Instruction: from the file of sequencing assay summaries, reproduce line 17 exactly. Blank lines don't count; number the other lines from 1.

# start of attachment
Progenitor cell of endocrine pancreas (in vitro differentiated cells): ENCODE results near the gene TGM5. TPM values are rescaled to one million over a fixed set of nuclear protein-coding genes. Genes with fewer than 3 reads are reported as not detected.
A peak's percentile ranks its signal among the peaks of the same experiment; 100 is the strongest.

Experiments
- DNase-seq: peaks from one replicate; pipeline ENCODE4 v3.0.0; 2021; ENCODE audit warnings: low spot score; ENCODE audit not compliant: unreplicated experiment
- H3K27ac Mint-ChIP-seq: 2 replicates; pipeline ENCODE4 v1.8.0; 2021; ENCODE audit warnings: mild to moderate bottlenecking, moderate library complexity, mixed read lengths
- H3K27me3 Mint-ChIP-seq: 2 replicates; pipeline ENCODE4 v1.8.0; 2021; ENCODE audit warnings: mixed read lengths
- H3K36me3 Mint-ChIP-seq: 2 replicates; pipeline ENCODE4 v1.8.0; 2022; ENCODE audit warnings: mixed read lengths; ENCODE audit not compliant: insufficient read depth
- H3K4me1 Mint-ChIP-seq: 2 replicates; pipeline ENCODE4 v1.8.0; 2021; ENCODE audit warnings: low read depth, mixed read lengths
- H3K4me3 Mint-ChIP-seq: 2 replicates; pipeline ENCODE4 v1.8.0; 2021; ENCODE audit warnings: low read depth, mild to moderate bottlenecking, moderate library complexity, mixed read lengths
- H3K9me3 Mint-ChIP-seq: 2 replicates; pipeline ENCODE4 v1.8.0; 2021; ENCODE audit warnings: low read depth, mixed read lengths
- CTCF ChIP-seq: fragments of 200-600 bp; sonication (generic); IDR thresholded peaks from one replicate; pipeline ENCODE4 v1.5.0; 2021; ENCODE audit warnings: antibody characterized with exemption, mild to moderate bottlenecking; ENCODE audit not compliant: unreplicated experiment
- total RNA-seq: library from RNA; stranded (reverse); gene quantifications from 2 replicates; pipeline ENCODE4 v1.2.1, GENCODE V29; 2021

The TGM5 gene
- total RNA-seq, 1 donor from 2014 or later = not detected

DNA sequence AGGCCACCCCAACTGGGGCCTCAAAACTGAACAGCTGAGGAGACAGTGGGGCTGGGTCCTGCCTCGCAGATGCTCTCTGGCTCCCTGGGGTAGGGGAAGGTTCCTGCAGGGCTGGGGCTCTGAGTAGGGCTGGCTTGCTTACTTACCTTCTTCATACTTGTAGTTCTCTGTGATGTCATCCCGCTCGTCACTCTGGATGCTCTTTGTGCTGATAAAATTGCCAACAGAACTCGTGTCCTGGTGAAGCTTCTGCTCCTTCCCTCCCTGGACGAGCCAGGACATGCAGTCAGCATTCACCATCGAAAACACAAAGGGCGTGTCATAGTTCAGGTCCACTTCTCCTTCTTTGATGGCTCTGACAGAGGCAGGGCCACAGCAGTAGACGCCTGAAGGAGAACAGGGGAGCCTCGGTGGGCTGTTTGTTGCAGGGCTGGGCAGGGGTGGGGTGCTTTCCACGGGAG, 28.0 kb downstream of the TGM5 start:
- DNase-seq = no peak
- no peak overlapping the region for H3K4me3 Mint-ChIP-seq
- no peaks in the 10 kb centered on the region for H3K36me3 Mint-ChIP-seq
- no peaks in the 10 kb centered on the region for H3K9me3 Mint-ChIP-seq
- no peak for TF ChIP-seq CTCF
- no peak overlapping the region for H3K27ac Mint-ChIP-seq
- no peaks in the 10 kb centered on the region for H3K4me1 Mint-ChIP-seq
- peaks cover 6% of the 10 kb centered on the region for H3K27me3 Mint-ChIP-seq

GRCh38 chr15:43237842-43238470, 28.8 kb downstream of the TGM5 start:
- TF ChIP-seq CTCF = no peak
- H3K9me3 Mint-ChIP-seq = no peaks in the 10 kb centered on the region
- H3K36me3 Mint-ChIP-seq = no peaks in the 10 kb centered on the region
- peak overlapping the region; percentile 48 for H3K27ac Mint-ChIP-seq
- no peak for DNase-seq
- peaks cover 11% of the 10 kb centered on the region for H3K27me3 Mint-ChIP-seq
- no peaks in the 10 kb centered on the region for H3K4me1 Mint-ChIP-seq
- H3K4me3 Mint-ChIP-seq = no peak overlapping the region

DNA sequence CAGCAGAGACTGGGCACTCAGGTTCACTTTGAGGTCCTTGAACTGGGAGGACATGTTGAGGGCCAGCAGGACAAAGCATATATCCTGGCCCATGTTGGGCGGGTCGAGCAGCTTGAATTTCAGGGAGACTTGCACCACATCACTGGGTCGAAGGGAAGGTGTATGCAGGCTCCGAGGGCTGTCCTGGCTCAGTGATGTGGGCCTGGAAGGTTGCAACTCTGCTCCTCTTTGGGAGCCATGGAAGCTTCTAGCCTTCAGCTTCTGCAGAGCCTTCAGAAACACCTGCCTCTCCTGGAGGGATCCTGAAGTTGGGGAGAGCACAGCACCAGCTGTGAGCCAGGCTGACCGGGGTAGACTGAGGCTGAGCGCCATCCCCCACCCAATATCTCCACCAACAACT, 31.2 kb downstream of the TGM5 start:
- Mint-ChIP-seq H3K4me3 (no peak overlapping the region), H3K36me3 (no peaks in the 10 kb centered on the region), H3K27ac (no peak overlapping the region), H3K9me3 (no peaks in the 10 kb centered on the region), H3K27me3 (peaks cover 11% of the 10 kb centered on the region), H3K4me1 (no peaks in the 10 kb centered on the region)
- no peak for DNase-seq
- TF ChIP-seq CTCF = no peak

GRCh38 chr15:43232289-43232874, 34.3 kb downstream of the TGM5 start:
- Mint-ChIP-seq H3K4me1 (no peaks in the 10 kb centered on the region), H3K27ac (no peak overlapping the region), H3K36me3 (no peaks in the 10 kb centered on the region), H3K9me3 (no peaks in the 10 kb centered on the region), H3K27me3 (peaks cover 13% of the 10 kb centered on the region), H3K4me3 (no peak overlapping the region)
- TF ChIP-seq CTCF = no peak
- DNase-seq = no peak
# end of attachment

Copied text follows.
- no peak overlapping the region for H3K4me3 Mint-ChIP-seq